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Are lecturers' and students' needs different? A needs analysis for reading tasks in Flemish higher education

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Title: Are lecturers' and students' needs different? A needs analysis for reading tasks in Flemish higher education


1
Are lecturers' and students' needs different? A
needs analysis for reading tasks in Flemish
higher education
  • Elke Peters Tine Van Houtven
  • Lessius University College, Antwerp
  • elke.peters_at_lessius.eu tine.vanhoutven_at_lessius.e
    u

2
Outline
  • Project description
  • Background
  • Aim and research questions
  • Methodology
  • Results and interpretation
  • Conclusion

3
Introduction
  • Language plays a key role in education.
  • Mastery of academic language is crucial.
  • But research has shown that many students,
    non-native as well as native speakers of Dutch,
    struggle with academic language upon entering
    Flemish university colleges.
  • poor command of Dutch and of academic Dutch in
    particular
  • Projects centering around the theme of (L1)
    language support ?
  • Project focusing on text competence/reading
    skills

4
Project
  • Aim of our project is to provide an answer to
    this problem by
  • Determining required level of text competence
  • Carrying out a descriptive study into first year
    students reading skills and text competence
  • Comparing students existent level of
    reading/text competence with the required level
  • developing reading materials for four courses in
    four different curricula
  • In order to facilitate first-year students
    chances of achieving academic success

5
Project
  • How?
  • Not one-size-fits-all-approach
  • Necessity of a large scale needs analysis in four
    different curricula.
  • the language learning needs of particular groups
    of learners or individuals () are learner- or
    group-specific, () are tied to local contexts
    and may change over time (Van Avermaet Gysen,
    2006 19)
  • What?
  • NA findings used in design and development of
    task-based reading support materials.

6
Background Long (2005)
  • Long (2005)
  • a number of methodological issues that need to be
    considered in learner needs analysis in terms of
    sources, methods, and source x method
    combinations.
  • The aim should be to obtain reliable, valid, and
    usable data about the tasks students need to
    carry out to be successful.
  • Van Avermaet Gysen (2006)
  • Take into account both subjective and objective
    needs.



7
Background Long (2005)
  • A task-based needs analysis
  • Possible sources for a needs analysis
  • Literature, learners, teachers/applied linguists,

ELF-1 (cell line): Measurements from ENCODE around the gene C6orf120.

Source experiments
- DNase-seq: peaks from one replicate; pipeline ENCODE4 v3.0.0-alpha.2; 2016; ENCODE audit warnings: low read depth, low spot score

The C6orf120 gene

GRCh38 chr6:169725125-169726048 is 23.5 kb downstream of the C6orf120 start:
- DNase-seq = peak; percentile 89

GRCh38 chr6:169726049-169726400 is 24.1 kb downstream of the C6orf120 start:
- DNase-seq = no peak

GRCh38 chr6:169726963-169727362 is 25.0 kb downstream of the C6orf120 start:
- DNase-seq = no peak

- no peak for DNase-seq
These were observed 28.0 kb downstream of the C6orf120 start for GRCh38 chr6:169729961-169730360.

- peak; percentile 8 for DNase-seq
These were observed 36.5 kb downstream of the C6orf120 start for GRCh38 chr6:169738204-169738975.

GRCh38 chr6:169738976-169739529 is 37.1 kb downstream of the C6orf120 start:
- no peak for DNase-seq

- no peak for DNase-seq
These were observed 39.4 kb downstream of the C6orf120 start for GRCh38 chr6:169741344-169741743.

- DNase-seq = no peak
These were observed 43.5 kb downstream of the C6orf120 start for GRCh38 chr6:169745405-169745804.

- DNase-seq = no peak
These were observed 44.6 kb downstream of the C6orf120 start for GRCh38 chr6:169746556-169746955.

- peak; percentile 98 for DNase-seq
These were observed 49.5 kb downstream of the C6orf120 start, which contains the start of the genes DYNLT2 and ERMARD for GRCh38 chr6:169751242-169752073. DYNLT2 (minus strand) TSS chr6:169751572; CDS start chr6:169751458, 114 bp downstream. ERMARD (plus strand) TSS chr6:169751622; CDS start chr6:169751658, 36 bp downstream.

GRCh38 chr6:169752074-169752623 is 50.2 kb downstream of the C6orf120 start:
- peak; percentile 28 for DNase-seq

domain experts, and triangulation.
  • Needs analysis should involve insiders/domain
    experts
  • Use of multiple sources add breadth/depth to the
    analysis
  • Possible methods for a needs analysis
  • intuitions, (un)structured interviews,
    questionnaires, observation, tests, diaries, role
    plays etc. .
  • Unstructured interviews.
  • Questionnaires ascertain existing views, not
    creating new views often over-rated.
  • Use of multiple methods of data collection
  • A needs analysis time-consuming

8
Aim and research questions
  • Which reading tasks do we need to develop for
    first year students from four different
    curricula?
  • First-year students of four different curricula
    university colleges ? clearly-defined domain
    academic language proficiency
  • What is the required level of text competence?
  • What is the actual of first year students text
    competence?
  • Is there a difference between the two?
  • Practical RQ in order to develop the reading
    materials

9
Aim and research questions
  • Which source(s) or method(s) or source x
    method-combinations is/are the most reliable and
    informative?
  • As compared in four case studies (four different
    curricula and university colleges)
  • Methodological/evaluative RQ in order to /-
    corroborate Longs hypotheses

10
Methodology
  • Four sources
  • Four methods
  • Triangulation of sources and methods
  • Same methodology in four case studies

11
Sources
  • PTHO ( Profiel Taalvaardigheid Hoger Onderwijs
    (Language Proficiency Higher Education))
  • Description of tasks students need to be able to
    carry out at the start of their academic career
  • Determining expected level of text competence
  • Students from 4 different curricula
  • First-year students
  • Third-year students
  • Convenient and purposive sample
  • Lecturers from 4 different curricula ( domain
    experts)
  • Language experts ? methodological advice

12
Methods
  • Literature survey
  • Reading test
  • Questionnaire
  • Interview
  • Triangulation by sources methods

13
Method 1 Reading test PTHO
  • Target group Dutch as a foreign language
  • Based on needs analysis ? typical tasks a student
    needs to be able to carry out
  • N 176 (L1 Dutch 165 L2 Dutch 9)
  • Part 1 multiple choice questions
  • Questions reading-the-lines level (Alderson,
    2000) or descriptive level (Bogaert et al., 2008)
  • Part 2 summary
  • Read three texts on same topic
  • Write one summary reading-between-the lines
    level (Alderson) or upper-textual level (Bogaert
    et al.)

14
Method 1 Reading test PTHO results
  • Part 1 (multiple choice questions) high scores
  • Ceiling effect
  • Part 2 (summary)
  • 1/3 of students problematic
  • Difficulty with information processing ?
    functional reading
  • Wrong/incomplete account of information
  • Large differences in terms of educational program
    in secundary education/preparatory training
  • General gt technical gt vocational secundary
    education
  • Problem areas were identified vocabulary, text
    cohesion and synthesis
  • Answer to RQ1 in terms of problem areas for each